Key Text: Mark 10:17-27
Remember a time that led you to re-evaluate which things were most important in your life. Share some of your thoughts with the group. Describe briefly what you learned from these experiences.
USPG partner the Revd Fr Andrew Devadason was an Anglican priest in Dickoya, Sri Lanka, when tragedy struck in 2013. He writes:
Monday 13 May 2013 was a dark day for the people of Dickoya, a small town in central Sri Lanka. It took less than 15 minutes for a flash flood to prove its power. The flooding was a reminder that when nature is angry she is the queen of destruction. We lost everything.
That evening, I went to meet the people. I walked down the road without even a pair of slippers on my feet. My status as an Anglican clergy person and my bank account were useless in the face of the destruction around me. Hundreds of homes were flooded. The church itself was flooded. Our sense of value was turned upside down. It was ground zero – everything felt useless and worthless.
I thought about chess. When the game is over, the kings, queens and bishops are put back in the same box as the pawns. This is how it felt after the flood. The disaster revealed that we all share a basic humanity. The gospel is just such a leveller – it challenges every one of us to face unflinchingly our ordinary human nature. But the gospel does not leave us there.
Today, the people of Dickoya are on the road to recovery. We are starting to feel again a sense of hope. We are daring to believe again the promises of a full life that our Lord offers (Jn 10:10).
Significantly, what helped to set us free from the chains of hopelessness was the support and prayers of our partners around the world, including USPG, which sent emergency help in the form of a grant. What touched us most was the knowledge that this sharing was inspired by the gospel of God moving in people’s hearts. For the community of Dickoya, those who reached out to us were the embodiment of Christ within a hopeless situation.
For me, life is a constant battle between two realms: the realm of God and the realm of the world. We are constantly called upon to make choices, and the decisions we make determine our inheritance at the end of the day.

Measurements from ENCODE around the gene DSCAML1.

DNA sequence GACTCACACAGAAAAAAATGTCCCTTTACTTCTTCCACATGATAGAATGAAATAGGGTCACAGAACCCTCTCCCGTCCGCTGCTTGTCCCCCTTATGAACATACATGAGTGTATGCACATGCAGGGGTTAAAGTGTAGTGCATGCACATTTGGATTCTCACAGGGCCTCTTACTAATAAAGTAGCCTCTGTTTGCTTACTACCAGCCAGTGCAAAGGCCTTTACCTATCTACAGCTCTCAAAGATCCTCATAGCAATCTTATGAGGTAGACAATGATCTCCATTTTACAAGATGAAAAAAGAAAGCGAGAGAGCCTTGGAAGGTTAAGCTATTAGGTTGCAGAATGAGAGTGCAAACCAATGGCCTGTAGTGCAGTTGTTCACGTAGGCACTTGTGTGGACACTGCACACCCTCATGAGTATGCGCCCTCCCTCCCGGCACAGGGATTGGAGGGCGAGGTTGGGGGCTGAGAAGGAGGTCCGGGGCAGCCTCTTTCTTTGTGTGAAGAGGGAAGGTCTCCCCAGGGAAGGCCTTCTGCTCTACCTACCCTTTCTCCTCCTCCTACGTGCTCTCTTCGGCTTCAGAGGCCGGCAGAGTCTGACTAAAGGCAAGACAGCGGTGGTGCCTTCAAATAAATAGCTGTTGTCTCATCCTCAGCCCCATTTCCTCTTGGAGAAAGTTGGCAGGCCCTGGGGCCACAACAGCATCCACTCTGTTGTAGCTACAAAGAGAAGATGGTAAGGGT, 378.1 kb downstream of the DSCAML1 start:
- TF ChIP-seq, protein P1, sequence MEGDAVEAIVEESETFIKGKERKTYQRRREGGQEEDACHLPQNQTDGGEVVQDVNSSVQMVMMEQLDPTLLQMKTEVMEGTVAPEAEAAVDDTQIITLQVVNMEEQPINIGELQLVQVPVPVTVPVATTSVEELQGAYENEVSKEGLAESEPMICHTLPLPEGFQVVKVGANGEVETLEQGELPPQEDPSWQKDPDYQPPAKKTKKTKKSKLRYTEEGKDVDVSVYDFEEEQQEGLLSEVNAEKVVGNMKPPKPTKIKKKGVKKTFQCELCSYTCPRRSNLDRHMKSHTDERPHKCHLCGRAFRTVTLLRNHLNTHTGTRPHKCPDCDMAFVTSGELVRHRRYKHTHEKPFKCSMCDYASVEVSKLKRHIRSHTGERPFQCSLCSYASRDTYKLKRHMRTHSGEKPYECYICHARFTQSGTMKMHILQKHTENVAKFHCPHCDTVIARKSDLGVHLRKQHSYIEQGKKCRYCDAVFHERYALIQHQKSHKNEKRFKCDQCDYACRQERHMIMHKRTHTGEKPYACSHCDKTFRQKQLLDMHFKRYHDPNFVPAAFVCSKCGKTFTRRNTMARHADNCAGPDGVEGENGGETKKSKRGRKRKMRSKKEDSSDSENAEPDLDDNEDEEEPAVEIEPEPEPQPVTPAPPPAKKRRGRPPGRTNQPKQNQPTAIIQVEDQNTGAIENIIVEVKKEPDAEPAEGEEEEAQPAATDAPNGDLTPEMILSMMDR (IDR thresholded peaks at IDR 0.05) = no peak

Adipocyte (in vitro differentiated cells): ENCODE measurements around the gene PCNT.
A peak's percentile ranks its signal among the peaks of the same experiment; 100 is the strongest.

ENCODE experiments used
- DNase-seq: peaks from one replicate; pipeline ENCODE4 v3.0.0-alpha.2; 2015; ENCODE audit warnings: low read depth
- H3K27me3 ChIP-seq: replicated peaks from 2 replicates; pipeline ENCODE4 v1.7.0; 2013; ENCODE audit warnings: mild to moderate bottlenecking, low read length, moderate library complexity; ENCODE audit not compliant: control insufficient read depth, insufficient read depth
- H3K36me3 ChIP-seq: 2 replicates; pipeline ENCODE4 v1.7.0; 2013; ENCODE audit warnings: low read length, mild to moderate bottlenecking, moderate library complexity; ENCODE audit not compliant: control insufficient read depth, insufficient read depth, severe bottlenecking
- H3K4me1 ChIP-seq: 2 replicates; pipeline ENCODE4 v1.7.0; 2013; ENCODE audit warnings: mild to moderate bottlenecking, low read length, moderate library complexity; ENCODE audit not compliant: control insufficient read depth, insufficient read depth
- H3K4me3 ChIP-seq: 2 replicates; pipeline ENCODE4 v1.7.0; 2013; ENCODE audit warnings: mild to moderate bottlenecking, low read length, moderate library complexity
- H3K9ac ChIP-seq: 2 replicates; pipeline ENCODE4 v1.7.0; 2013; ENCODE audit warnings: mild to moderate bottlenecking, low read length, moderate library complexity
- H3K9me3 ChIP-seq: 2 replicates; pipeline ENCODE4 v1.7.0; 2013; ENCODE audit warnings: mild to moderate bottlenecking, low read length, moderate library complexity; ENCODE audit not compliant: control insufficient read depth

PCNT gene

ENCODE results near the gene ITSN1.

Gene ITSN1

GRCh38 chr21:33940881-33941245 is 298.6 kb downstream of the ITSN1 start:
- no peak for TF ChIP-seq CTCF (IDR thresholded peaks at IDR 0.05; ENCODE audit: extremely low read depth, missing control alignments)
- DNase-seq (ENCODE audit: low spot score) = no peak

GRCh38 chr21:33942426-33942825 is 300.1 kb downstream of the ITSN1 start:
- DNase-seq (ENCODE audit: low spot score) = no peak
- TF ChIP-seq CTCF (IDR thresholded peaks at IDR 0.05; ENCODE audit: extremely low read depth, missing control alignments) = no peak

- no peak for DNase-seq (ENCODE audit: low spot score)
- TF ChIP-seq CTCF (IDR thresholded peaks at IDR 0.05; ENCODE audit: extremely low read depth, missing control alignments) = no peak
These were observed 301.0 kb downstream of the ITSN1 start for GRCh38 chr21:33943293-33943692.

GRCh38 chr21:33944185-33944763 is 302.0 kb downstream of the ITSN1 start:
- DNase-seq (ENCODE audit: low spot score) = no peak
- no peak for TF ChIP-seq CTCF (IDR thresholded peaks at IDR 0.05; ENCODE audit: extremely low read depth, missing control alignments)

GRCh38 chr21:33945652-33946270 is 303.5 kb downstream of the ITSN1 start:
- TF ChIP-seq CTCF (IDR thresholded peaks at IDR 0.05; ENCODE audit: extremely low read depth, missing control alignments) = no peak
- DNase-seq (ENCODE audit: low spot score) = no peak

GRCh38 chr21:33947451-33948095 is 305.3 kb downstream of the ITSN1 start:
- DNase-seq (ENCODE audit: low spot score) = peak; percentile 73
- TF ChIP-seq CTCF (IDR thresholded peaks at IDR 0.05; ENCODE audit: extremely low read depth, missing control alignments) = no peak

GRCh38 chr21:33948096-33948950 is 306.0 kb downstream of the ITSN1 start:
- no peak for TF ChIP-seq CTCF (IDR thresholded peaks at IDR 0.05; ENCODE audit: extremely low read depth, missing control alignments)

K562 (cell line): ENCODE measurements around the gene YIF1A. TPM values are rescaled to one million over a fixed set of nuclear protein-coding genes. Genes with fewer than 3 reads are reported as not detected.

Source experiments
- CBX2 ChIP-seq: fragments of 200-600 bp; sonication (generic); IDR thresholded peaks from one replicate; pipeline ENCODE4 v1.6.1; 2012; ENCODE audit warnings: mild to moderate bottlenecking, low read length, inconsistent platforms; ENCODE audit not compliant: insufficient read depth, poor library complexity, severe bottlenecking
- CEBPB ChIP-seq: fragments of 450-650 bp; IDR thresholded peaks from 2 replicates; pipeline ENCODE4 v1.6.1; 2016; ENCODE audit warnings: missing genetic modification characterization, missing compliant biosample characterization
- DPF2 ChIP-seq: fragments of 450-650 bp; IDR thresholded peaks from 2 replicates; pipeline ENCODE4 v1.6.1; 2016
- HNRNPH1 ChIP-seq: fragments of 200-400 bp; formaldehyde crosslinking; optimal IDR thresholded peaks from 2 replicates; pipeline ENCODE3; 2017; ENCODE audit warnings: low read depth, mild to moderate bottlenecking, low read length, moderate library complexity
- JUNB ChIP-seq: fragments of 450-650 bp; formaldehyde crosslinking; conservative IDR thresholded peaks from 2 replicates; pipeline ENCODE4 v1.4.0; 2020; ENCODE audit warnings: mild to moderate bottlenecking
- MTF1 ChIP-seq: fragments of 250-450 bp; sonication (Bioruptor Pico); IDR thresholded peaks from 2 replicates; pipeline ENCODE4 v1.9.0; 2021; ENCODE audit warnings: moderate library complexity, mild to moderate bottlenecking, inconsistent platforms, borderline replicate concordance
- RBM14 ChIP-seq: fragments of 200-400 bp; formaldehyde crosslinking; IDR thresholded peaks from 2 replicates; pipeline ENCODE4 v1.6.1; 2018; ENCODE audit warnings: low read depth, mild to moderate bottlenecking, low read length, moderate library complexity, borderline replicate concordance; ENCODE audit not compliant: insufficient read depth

The rich man in the following passage was perhaps used to always getting – or buying – what he wanted: possessions, attention, status. But on this occasion, he does not get what he wants. Perhaps he felt helpless and hopeless because he could do nothing to change things to make them the way he wanted. It is an encounter between the realm of the world and the realm of God.
As he was setting out on a journey, a man ran up and knelt before him, and asked him, “Good Teacher, what must I do to inherit eternal life?”
Jesus said to him, “Why do you call me good? No one is good but God alone. You know the commandments: ‘You shall not murder; You shall not commit adultery; You shall not steal; You shall not bear false witness; You shall not defraud; Honour your father and mother.’”
He said to him, “Teacher, I have kept all these since my youth.”
Jesus, looking at him, loved him and said, “You lack one thing; go, sell what you own, and give the money to the poor, and you will have treasure in heaven; then come, follow me.”
When he heard this, he was shocked and went away grieving, for he had many possessions.
Then Jesus looked around and said to his disciples, “How hard it will be for those who have wealth to enter the kingdom of God!”
And the disciples were perplexed at these words.
But Jesus said to them again, “Children, how hard it is to enter the kingdom of God! It is easier for a camel to go through the eye of a needle than for someone who is rich to enter the kingdom of God.”
They were greatly astounded and said to one another, “Then who can be saved?”
Jesus looked at them and said, “For mortals it is impossible, but not for God; for God all things are possible.”
Having had a look at our lifestyles, try to imagine how we might live differently – personally, as a church and as a society. Jot down a few notes. Make this your goal. Give yourself a timeframe. What could you do to move towards this?
God who challenges us with your uncomfortable truths
penetrate the dark corners of our lives.
Open our ears, our eyes, and our hearts
and give us courage to act on what we find.